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MICROFINANCE

~~ bridging the gap between the


formal financial institutions and
the rural poor ~~
Introductio
n M IC R O FIN A N C E

f Refers
very small
to amounts to the poor in rural , semi urba
•small savings
•credit
•insurance services
In the Indian context terms
•small and marginal farmers
•rural artisans
•economically weaker sections
ORIGIN OF THE
CONCEPT
mmad Yunus, professor of economics, in Bangladesh

Yunus left the


“ Whatandgood
campus wentwere
to
all
Jobra , amy complex
village in
theories
Chittagong of when
people
Bangladesh were
, to learn
a new method
dying ofof
banking for the on
starvation
poor . That is where
the sidewalks
he tried the idea
of tinyand loans
porches
for
selfacross from ofmy
- employment
thelecture
poor , andhall?
thus”,
the idea of
ple notMICRO
servedCREDIT
by banks because of their poverty, lack of collateral, illi

MICROthe
that allow SAVINGS
client to save small amounts of money without any require

ACTIVITIES IN MICROFINANCE
MICRO
siness INSURANCE
organizations take out policies carrying small amounts as premium to share

REMMITTANCES
transfer of funds by people from one place to another usually to family o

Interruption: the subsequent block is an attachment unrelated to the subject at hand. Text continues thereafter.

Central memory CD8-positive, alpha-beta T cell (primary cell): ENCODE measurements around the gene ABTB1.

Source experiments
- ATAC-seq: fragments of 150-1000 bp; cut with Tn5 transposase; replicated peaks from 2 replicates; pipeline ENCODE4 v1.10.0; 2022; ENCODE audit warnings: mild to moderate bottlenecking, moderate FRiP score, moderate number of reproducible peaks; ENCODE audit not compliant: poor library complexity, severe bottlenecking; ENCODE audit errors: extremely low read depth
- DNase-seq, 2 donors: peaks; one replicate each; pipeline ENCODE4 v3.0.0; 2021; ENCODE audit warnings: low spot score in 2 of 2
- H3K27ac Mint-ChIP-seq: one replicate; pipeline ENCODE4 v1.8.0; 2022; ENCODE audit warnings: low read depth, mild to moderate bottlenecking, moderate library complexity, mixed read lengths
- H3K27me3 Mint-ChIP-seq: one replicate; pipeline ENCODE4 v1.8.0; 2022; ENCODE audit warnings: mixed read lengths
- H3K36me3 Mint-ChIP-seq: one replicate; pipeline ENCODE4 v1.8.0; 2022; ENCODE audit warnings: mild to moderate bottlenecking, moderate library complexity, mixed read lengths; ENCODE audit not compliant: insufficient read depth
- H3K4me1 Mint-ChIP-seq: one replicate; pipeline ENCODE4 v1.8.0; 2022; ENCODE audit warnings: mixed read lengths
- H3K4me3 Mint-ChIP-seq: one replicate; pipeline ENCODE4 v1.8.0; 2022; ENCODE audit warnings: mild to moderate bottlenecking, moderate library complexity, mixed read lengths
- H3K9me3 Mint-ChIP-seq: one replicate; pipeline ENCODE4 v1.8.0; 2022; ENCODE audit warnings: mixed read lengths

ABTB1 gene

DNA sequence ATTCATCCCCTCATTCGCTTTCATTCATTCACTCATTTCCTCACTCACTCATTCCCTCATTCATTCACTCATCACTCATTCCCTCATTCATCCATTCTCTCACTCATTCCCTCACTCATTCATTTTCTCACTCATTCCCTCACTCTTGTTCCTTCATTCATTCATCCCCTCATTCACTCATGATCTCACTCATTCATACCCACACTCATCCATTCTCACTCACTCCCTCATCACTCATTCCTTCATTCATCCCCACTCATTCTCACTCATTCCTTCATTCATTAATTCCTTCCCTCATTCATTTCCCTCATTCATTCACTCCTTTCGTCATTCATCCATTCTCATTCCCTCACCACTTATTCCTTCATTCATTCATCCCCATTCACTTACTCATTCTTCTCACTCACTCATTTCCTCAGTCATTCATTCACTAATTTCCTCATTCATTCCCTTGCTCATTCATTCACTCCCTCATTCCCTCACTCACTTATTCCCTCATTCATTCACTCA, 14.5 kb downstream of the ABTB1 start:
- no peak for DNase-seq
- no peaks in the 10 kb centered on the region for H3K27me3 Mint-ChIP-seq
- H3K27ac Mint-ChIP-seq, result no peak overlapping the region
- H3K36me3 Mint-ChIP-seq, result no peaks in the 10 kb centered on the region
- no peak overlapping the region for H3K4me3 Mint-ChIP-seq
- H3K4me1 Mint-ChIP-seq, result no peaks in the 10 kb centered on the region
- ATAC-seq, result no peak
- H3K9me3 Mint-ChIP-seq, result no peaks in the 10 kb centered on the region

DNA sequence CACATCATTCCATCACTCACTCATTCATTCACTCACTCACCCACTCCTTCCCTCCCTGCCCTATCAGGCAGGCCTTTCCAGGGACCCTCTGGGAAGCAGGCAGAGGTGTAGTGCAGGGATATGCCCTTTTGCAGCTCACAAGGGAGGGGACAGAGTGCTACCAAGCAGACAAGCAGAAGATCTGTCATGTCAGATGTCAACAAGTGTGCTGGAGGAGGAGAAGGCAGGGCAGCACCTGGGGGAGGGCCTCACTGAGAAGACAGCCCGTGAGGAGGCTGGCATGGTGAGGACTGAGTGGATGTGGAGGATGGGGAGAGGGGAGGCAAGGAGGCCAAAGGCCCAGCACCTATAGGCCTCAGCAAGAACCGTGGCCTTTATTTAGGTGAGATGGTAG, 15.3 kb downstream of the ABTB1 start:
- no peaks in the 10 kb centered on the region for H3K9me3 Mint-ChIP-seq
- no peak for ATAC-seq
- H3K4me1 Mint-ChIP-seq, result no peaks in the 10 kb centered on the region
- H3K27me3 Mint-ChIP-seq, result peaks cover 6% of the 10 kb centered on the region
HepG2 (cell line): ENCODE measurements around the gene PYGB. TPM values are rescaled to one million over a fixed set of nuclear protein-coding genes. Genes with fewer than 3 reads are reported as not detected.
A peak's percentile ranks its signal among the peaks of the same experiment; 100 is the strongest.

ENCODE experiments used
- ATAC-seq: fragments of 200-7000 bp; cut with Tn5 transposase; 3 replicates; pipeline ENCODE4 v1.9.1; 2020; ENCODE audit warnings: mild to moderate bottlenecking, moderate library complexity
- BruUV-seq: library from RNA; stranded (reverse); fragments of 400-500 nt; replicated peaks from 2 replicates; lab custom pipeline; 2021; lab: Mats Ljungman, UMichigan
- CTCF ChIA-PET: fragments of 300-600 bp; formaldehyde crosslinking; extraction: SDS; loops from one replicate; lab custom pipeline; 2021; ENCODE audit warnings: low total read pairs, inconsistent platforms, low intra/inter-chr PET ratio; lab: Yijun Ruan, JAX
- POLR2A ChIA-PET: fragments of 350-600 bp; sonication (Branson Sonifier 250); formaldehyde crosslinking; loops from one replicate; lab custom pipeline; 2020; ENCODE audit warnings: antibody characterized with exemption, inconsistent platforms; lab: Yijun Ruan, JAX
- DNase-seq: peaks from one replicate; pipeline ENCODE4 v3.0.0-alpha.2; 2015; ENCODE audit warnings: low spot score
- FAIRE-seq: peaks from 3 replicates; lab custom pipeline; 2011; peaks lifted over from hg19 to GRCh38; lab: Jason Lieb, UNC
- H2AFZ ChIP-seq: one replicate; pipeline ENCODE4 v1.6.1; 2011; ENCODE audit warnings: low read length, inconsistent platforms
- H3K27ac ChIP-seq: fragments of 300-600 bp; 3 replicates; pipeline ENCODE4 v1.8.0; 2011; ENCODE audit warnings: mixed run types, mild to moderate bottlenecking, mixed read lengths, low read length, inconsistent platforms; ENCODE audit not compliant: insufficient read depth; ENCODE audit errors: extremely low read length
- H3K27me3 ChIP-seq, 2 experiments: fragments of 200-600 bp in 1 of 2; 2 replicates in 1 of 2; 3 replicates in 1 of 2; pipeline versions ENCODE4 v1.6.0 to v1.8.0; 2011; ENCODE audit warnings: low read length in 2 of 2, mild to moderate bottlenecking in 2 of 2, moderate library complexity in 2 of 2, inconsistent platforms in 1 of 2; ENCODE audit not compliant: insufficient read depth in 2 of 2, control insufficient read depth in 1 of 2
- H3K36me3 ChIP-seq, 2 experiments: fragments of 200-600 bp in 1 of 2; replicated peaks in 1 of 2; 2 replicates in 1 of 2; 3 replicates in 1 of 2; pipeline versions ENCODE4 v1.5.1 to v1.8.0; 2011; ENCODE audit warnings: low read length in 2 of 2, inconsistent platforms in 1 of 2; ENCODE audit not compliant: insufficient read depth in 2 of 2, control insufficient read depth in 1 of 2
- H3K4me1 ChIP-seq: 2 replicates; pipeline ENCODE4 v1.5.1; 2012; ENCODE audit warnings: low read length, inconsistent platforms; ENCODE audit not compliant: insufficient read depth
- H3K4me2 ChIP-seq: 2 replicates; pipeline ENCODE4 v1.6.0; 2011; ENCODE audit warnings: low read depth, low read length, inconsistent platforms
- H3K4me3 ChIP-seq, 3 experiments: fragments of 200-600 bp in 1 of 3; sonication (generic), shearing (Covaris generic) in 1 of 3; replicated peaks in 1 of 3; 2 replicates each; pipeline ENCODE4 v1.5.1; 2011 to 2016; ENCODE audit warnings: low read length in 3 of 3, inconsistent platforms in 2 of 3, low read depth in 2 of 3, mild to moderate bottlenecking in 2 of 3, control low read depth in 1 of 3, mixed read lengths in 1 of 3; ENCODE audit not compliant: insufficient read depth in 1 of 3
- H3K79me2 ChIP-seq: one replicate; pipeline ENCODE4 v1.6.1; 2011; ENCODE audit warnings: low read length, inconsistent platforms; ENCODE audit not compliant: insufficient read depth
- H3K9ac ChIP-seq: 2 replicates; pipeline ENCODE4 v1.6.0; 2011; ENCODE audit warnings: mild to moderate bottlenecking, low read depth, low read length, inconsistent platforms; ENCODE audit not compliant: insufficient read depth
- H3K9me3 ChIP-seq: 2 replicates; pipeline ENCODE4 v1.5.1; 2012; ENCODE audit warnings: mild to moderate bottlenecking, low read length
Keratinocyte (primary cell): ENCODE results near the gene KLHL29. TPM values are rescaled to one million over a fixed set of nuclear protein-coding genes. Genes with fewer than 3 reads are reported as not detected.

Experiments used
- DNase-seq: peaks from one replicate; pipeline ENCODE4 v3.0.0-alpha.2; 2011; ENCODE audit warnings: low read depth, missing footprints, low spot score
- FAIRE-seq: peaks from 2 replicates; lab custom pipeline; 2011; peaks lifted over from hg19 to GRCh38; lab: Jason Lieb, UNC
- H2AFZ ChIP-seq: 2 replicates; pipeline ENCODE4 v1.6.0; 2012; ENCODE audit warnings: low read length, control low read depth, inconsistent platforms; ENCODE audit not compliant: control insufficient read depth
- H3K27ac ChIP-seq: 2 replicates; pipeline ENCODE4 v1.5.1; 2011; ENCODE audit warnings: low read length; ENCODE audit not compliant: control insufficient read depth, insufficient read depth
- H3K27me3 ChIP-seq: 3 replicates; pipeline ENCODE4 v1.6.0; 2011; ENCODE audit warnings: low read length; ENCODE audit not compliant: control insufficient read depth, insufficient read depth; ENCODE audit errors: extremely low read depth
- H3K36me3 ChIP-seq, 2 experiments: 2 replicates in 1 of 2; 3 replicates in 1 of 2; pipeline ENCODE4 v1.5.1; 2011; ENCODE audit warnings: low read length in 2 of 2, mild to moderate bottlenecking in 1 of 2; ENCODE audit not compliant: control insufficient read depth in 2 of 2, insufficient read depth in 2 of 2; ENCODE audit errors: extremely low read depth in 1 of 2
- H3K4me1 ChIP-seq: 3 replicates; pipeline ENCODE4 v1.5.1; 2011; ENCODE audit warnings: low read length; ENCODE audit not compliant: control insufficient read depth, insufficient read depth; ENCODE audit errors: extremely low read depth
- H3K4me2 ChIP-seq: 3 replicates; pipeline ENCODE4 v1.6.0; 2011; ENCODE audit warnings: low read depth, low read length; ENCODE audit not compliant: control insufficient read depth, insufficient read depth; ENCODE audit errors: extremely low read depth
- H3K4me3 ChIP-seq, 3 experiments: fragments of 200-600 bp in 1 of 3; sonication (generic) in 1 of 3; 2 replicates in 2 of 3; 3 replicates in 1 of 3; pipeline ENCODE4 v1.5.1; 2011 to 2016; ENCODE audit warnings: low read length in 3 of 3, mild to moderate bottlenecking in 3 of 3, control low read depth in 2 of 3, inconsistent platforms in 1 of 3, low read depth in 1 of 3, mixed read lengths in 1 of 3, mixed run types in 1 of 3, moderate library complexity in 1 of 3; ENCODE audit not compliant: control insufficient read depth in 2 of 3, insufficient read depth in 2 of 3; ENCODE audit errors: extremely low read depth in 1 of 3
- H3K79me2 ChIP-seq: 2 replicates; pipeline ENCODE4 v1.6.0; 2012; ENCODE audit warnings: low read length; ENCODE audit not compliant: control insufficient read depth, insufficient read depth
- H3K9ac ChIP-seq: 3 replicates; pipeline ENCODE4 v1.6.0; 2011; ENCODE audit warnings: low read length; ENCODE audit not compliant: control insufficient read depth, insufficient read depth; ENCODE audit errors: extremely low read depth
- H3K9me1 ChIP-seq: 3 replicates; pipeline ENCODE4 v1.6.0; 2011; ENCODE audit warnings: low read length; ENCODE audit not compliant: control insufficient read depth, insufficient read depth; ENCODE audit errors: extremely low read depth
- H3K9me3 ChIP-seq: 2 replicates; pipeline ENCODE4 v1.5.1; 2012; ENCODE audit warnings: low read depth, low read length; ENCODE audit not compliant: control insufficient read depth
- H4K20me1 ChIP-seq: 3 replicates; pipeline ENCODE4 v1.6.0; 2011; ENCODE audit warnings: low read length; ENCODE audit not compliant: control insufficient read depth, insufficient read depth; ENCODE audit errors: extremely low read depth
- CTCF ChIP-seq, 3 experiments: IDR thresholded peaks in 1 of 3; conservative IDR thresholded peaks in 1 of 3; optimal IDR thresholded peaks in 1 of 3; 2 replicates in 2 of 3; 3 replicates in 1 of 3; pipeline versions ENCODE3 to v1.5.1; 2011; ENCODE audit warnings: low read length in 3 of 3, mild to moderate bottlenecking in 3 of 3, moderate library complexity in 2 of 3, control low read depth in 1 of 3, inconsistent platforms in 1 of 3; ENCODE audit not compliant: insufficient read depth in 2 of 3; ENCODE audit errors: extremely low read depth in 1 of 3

ACTIVITIES IN MICROFINANCE
MICROFINANCE INSTITUTES
“ Micro Finance
Institutions accesses
financial resources
from the Banks and
other mainstream
Financial
Institutions and
provide financial and
support services to
the poor.”
MICROFINANCE MODELS
•Predominant model in the Indian Micro finance
•Accounts for nearly 20 million clients
•Self Help Promoting Institution usually a NGO, helps groups of
15-20 individuals
•Individuals through an incubation period after which time
they are linked to banks.

•SHG formed and financed by banks
MODEL
•The 1 the dual role of promotion of SHGs and also provider of cre
banks play

•SHGs formed by formal agencies other than banks (NGOs and other), but directly fin
MODEL
•The NGOs 2 agencies have played the role of facilitator
and other

The SHG-Bank Linkage Model


•Potential clients are asked by the MFO to organize
themselves into ‘groups’ of five members

• These are organized into ‘centres’ of around five
to seven such groups.

•Loans for productive purposes are provided by the
MFO directly to the members of small groups directly
on the strength of group assurance

•Grameen Model is being followed in India by
Association for Sarva Seva Farms (ASSEFA), Activists
for Social Alternatives (ASA) and Other Financial and
Technical Services Ltd.

Grameen Model
•Initiated by Cooperative Development Forum (CDF)

•It has built up a network of Women Thrift Groups
(WTGs) and Men Thrift Groups (MTGs).

•Are registered under Mutually Aided Cooperative
Society Act (MACs)

•Mobilize savings resources from the members and
access outside/ supplementary resources from the
institutional systems.

Co-operative Model
•Pioneered by ICICI Bank attempted to provide a
mechanism for banks to incentivize partner MFIs
continuously & deal with the inability of MFIs to
provide risk capital in large amounts

•MFI collects a ‘service charge’ from the borrowers to
cover its transaction costs and margins

•The lower the defaults, the better the earnings of
the MFI as it will not incur any penalty charges vis-
à-vis the guarantee it provides

Partnership Model
MICROFINANCE IN INDIA